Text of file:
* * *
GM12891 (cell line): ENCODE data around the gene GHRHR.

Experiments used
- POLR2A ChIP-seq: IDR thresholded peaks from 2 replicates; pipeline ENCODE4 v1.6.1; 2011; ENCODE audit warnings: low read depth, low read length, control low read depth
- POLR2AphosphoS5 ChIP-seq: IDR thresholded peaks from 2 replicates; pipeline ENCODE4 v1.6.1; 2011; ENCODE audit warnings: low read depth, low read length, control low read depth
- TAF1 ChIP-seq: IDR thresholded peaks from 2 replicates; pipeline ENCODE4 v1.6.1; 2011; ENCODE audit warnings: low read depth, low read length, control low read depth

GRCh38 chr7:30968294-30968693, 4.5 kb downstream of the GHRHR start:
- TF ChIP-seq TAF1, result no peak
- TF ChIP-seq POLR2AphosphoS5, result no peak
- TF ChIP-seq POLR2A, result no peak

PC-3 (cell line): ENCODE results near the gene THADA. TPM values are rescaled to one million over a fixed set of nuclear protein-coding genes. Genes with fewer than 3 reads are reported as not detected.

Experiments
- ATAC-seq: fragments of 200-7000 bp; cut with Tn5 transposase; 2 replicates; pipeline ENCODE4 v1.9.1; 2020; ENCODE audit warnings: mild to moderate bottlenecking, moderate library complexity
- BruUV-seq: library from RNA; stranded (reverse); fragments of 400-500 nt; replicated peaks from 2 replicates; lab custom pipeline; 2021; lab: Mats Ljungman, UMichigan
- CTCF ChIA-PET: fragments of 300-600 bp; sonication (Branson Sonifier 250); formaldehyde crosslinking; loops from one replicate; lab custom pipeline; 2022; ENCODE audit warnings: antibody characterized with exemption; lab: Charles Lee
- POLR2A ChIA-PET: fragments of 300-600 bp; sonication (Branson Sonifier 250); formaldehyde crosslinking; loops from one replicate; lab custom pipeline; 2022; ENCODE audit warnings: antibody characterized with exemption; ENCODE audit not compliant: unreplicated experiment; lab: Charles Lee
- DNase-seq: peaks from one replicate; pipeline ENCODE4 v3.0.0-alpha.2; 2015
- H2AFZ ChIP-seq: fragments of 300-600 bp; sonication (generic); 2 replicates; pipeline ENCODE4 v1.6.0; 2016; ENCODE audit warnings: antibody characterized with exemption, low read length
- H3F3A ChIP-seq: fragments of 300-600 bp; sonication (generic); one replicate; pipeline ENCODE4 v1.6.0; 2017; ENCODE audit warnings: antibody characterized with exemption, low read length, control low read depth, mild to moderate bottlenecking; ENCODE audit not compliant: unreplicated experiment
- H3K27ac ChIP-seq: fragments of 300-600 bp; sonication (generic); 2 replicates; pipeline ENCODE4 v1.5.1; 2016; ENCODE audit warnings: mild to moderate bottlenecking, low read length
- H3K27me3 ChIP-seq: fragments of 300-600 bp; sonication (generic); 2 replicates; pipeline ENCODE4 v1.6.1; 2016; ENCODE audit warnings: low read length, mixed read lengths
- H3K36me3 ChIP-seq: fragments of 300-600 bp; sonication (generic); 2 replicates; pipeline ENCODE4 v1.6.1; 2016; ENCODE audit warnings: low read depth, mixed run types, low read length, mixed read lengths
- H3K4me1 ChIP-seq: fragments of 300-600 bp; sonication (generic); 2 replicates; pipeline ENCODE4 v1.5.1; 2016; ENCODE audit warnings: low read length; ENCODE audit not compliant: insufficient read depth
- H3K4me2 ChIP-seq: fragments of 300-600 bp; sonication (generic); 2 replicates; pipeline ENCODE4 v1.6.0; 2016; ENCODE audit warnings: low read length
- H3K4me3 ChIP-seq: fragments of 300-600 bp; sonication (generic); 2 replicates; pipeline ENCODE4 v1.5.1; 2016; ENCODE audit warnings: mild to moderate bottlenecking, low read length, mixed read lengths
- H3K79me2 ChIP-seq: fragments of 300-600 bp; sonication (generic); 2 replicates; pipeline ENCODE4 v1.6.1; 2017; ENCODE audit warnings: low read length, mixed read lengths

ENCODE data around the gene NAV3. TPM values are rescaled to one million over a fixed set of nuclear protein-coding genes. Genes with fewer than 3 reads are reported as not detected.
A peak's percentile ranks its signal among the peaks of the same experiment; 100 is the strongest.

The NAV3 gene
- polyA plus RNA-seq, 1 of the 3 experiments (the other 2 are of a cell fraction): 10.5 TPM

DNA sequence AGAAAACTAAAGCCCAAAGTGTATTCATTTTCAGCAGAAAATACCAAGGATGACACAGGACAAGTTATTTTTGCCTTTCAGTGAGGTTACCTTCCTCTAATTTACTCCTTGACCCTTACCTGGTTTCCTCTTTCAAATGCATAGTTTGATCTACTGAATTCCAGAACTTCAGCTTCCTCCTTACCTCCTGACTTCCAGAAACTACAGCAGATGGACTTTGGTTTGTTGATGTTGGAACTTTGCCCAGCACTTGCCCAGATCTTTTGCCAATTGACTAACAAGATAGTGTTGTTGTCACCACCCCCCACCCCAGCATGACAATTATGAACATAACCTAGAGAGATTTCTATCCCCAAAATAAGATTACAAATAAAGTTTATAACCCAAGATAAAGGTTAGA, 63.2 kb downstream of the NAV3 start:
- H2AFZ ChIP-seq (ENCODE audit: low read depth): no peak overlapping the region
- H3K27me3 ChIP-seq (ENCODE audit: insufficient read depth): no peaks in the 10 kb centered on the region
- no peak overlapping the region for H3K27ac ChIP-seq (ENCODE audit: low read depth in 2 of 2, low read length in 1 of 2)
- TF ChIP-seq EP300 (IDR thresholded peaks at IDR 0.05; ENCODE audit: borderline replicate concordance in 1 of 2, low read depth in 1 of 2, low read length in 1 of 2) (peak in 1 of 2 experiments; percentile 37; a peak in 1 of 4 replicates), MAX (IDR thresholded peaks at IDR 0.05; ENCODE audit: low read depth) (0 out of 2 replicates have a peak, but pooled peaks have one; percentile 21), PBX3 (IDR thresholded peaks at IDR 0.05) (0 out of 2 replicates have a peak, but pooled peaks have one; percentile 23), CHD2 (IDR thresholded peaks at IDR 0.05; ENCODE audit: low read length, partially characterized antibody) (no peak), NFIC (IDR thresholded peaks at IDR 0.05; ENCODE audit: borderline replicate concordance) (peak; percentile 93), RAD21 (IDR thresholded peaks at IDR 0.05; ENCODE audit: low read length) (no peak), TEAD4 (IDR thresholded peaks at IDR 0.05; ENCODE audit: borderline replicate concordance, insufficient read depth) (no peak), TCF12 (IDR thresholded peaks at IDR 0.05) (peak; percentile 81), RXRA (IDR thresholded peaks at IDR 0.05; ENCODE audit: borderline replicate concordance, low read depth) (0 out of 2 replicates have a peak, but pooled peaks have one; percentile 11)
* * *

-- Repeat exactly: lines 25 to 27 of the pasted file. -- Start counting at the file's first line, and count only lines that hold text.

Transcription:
- H3K79me2 ChIP-seq: fragments of 300-600 bp; sonication (generic); 2 replicates; pipeline ENCODE4 v1.6.1; 2017; ENCODE audit warnings: low read length, mixed read lengths

ENCODE data around the gene NAV3. TPM values are rescaled to one million over a fixed set of nuclear protein-coding genes. Genes with fewer than 3 reads are reported as not detected.
A peak's percentile ranks its signal among the peaks of the same experiment; 100 is the strongest.